There’s been a lot of buzz around the General Data Protection Regulation (GDPR), which is the new set of guidelines that dictate how individuals and companies may acquire, utilize, store, and delete the personal data of European Union (EU) citizens.
If you have subscribers based in the EU, you are responsible for following these regulations even if you operate outside the EU. Now let’s face it, nobody likes change and new laws tend to limit what you can do. But the reality is that the GDPR is really good for email marketing and it will actually help improve your campaigns.
At its core, GDPR is about giving people more control over their personal data and how others are allowed to use their data. For email marketing, that means providing more transparency and clearer consent agreements when signing up new subscribers.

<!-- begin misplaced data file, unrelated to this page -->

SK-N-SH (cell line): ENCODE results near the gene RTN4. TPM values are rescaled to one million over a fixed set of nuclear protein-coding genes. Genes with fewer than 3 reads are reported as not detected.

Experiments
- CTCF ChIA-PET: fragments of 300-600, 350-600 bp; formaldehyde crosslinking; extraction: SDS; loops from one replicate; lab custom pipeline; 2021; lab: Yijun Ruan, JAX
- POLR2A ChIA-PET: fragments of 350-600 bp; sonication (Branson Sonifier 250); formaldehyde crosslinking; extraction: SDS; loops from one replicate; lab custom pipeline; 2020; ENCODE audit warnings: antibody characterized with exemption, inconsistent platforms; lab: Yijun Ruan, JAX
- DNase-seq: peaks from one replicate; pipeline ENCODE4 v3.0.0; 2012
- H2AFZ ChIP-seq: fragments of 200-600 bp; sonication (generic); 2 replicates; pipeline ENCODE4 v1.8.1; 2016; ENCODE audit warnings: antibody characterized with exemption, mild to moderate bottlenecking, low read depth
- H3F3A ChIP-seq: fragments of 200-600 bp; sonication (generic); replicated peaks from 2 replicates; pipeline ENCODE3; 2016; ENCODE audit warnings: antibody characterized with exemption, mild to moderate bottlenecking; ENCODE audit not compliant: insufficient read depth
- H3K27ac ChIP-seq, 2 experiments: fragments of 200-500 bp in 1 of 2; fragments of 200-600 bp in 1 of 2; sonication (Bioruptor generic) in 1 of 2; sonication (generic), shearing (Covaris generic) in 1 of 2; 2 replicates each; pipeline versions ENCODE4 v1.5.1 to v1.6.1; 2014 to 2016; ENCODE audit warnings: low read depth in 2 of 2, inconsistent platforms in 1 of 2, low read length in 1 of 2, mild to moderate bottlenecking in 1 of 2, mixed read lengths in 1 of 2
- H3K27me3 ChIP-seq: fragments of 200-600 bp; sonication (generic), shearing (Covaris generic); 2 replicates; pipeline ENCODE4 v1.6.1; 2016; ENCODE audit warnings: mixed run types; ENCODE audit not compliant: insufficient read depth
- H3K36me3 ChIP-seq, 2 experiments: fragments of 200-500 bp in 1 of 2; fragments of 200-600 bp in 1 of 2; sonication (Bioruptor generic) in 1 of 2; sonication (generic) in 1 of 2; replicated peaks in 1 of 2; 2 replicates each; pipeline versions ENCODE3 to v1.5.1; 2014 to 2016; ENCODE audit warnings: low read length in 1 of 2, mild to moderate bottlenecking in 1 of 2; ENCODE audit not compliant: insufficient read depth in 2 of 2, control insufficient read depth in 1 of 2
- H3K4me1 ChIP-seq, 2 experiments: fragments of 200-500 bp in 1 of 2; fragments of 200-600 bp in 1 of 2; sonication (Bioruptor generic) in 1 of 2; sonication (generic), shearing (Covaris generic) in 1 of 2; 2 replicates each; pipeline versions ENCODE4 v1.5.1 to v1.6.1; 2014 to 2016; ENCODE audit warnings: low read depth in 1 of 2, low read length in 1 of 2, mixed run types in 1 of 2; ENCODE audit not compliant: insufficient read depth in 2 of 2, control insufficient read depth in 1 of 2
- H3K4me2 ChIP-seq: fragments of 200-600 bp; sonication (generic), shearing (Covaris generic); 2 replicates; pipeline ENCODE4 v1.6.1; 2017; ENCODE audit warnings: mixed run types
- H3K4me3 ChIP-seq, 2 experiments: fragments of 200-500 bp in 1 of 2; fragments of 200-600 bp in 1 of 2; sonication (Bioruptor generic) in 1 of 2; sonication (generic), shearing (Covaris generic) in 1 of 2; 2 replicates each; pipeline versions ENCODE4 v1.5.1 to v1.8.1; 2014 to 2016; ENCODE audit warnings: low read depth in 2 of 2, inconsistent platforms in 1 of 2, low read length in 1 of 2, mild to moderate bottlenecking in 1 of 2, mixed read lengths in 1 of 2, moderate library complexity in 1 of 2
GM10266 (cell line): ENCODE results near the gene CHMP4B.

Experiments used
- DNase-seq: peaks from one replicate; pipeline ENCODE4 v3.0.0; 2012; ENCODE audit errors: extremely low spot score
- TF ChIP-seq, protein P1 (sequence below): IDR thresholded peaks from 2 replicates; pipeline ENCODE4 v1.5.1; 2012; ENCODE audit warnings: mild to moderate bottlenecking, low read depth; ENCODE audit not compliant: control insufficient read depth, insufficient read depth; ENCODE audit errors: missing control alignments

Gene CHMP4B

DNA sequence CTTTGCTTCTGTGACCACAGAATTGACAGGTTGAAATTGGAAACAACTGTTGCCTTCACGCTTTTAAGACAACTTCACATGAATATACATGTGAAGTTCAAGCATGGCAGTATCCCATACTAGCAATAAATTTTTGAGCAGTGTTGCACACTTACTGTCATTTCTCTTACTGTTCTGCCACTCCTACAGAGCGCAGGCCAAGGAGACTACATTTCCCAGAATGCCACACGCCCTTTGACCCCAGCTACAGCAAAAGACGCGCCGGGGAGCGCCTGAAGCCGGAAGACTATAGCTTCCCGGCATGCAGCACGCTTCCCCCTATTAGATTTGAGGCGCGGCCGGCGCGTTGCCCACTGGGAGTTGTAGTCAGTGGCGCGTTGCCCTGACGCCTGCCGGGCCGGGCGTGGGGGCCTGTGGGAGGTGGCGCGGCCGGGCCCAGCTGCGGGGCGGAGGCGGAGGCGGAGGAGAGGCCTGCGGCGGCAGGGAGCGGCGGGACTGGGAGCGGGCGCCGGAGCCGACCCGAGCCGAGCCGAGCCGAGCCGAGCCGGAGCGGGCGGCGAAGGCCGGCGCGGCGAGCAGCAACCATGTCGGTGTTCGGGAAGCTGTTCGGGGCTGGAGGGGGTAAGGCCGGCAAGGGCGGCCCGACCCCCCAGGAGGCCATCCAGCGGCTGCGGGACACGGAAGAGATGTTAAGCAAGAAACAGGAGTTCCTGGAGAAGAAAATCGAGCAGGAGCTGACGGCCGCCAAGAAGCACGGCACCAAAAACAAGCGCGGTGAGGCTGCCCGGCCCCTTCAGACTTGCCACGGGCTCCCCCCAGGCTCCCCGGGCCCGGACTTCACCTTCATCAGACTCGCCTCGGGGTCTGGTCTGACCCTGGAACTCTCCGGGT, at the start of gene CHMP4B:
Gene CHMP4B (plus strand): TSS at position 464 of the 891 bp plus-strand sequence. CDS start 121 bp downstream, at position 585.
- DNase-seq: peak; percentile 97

Even before GDPR, MailerLite always required its users to be transparent with subscriber opt-in. So the good news is that your email practices shouldn’t change much since our current terms and anti-spam policies are already quite strong. That said, there are a few new features that we will implement to ensure that you have all the right tools to comply to GDPR.
In this blog post, we want to help you better understand how GDPR specifically affects your email marketing.
If you handle customer data beyond email marketing or use other third-party tools that collect data, you should definitely check out the full set of regulations and talk to legal experts to ensure you understand the full extent of compliance.
Every time you collect an email address, a name, home address or phone number, you are obtaining someone’s personal data. If any of those people are citizens of the European Union, you must adhere to the new rules. But don’t stress! We’ll explain the basics and provide some tips to help you transition.
The GDPR was developed to modernize the current EU data protection laws with a stronger focus on an individual’s rights and privacy. While some of the legislation is stricter and the penalties for non-compliance are tougher, the ultimate goal is to improve trust in the digital ecosystem.